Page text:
Hangin’ Out

It has always seemed to me that the Hanged Man gets a bad rap. After all, patience is a virtue and in my experience the “sacrifice” almost universally applied to interpretation of this card often means relinquishing time or initiative rather than irretrievable loss of anything more concrete. Inaction can even be the most prudent response in situations where premature or ill-considered action would preclude looking at a situation from more than one angle. I sometimes think of the Hanged Man in terms of the old Coca-Cola slogan: “The pause that refreshes.” It provides an opportunity for contemplation before acting, which in almost all cases is a beneficial posture. It interrupts the impulsive “fight or flight” reaction in favor of an impassive “wait and see” attitude. In fact, I now take any reversed card in a reading as “having a Hanged-Man moment,” deferring its active expression to let further deliberation occur. The main challenge with the Hanged Man in a reading is knowing “when to hold ’em and when to fold ’em.” Not all situations improve through procrastination, however advisable in the short term.

In the Golden Dawn system of correspondences, the Hanged Man has no zodiacal or planetary association, and relates to the primal element of Water (although modern thinking has connected it to Neptune). Water can be benign, but it can also be implacable, penetrating almost any surface if given enough time. The Hanged Man has a leg up on that process by already having his head “where the sun don’t shine,” which is also where the most interesting stuff usually happens. Aleister Crowley considered this a card of initiation; the Hanged Man is descending into the Unconscious and will emerge with unique knowledge not otherwise obtainable. But he has no timetable and works at his own pace. The impression it gives is of a cocoon swinging from a twig, slowly metamorphosing from caterpillar to butterfly.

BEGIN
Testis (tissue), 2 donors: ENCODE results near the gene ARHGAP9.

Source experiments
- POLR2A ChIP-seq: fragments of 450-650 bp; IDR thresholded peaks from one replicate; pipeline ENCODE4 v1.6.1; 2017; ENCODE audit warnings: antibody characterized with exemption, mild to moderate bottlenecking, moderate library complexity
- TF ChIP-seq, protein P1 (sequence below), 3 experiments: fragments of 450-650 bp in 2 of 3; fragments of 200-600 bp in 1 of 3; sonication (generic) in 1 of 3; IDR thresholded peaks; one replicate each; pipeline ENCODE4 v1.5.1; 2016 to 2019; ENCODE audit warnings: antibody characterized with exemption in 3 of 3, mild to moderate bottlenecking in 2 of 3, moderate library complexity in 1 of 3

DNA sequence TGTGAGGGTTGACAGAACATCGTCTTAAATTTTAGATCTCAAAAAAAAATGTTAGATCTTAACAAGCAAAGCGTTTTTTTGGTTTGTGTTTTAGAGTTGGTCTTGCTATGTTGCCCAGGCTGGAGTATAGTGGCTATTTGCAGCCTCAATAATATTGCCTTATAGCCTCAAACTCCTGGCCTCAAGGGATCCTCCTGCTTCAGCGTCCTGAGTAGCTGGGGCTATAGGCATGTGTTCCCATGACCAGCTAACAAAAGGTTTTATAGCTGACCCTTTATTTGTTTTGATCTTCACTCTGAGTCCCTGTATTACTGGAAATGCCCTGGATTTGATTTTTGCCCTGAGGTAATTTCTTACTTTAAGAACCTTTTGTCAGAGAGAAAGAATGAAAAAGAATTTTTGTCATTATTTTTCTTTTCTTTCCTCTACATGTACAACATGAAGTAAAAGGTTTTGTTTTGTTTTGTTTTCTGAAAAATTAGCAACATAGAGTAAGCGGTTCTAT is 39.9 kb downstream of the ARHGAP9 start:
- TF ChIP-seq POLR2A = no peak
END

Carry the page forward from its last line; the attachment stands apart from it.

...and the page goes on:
I actually prefer to see this card reversed, which in the Thoth version reminds me of Richard Nixon flashing his twin “victory” signs. The Hanged Man is back with his head to the sky, rejoining the world and ready to impart what he has learned. The course of his meditations may be a shade more precipitous, creating the risk of entertaining half-baked notions or going off half-cocked. He “gets off the pot,” and out the door a half-step ahead of his upright self, which is good strategy when Death comes along looking for “low-hanging fruit.” Self-initiated transformation is typically preferable to the vagaries of fate.

One thought on “Hangin’ Out

  1. Pingback: Tarot 101, My Way – Major Arcana: The Hanged Man and Death | Parsifal's Wheel Tarot & Astrology

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